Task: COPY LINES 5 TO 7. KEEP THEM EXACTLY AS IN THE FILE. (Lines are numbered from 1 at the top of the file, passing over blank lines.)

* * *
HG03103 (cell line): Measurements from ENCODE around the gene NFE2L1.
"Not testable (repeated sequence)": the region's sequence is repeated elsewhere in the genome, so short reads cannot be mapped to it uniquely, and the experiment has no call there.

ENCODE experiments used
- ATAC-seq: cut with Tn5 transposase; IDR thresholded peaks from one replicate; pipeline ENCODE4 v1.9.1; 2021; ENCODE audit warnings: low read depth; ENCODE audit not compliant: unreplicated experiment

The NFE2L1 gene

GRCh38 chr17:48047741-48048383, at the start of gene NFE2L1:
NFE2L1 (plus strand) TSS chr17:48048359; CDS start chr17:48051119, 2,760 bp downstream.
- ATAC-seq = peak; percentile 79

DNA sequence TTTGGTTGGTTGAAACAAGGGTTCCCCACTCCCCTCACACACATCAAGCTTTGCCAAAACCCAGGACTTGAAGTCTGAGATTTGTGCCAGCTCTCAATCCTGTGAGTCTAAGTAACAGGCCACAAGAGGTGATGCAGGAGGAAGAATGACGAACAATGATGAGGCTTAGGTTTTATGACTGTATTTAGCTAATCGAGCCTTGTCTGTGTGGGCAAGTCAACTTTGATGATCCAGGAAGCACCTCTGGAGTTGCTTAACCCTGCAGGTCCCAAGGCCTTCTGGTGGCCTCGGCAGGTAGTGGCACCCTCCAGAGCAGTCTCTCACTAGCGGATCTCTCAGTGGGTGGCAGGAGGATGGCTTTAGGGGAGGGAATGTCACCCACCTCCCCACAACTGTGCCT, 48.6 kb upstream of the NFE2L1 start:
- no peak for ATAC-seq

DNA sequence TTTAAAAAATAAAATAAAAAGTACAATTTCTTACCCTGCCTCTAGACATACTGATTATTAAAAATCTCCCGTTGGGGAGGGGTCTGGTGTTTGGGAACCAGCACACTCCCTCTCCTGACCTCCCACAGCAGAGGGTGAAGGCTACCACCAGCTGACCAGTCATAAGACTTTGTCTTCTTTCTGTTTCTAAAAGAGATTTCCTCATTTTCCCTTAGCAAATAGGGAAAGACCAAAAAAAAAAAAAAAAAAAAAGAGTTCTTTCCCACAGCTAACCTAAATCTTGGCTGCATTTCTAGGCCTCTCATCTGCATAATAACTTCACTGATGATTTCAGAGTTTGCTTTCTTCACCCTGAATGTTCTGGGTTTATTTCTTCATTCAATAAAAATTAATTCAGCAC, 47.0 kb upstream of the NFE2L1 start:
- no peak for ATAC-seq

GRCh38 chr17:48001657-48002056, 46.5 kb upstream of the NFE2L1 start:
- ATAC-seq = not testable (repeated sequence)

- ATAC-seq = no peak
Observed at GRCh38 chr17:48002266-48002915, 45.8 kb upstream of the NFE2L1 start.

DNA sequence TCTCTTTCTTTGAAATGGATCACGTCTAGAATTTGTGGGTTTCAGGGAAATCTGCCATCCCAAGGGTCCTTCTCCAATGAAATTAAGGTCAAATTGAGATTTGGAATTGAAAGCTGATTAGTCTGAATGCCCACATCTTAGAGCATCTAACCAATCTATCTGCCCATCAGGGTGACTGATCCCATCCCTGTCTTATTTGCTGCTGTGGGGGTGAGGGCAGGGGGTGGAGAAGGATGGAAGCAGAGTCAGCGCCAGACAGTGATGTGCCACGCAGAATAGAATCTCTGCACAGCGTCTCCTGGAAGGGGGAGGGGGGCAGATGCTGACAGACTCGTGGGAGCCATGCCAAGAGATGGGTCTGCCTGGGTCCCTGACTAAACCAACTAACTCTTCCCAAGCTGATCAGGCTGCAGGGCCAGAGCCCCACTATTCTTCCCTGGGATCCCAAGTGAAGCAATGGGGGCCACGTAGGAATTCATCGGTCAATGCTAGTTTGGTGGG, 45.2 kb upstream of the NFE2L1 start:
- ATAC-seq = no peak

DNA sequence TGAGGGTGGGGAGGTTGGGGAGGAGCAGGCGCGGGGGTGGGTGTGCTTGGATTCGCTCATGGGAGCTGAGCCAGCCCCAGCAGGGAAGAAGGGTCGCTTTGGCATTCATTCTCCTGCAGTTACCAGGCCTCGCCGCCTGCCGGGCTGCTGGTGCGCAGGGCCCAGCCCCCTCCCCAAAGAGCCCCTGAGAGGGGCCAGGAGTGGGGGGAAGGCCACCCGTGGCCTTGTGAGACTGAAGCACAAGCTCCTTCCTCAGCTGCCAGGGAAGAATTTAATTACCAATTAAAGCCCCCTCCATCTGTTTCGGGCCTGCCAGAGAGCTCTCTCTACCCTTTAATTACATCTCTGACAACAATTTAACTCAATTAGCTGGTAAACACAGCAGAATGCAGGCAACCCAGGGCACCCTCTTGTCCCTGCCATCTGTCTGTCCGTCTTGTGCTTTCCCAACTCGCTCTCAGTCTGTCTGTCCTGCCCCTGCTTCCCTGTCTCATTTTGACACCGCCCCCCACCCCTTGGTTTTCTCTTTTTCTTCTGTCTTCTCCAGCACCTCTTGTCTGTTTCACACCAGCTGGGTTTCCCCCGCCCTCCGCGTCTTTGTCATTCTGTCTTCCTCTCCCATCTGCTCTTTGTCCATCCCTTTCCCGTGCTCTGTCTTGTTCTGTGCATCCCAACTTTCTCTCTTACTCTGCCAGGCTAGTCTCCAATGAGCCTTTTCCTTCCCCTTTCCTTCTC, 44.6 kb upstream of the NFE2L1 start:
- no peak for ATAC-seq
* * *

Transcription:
The NFE2L1 gene

GRCh38 chr17:48047741-48048383, at the start of gene NFE2L1:
NFE2L1 (plus strand) TSS chr17:48048359; CDS start chr17:48051119, 2,760 bp downstream.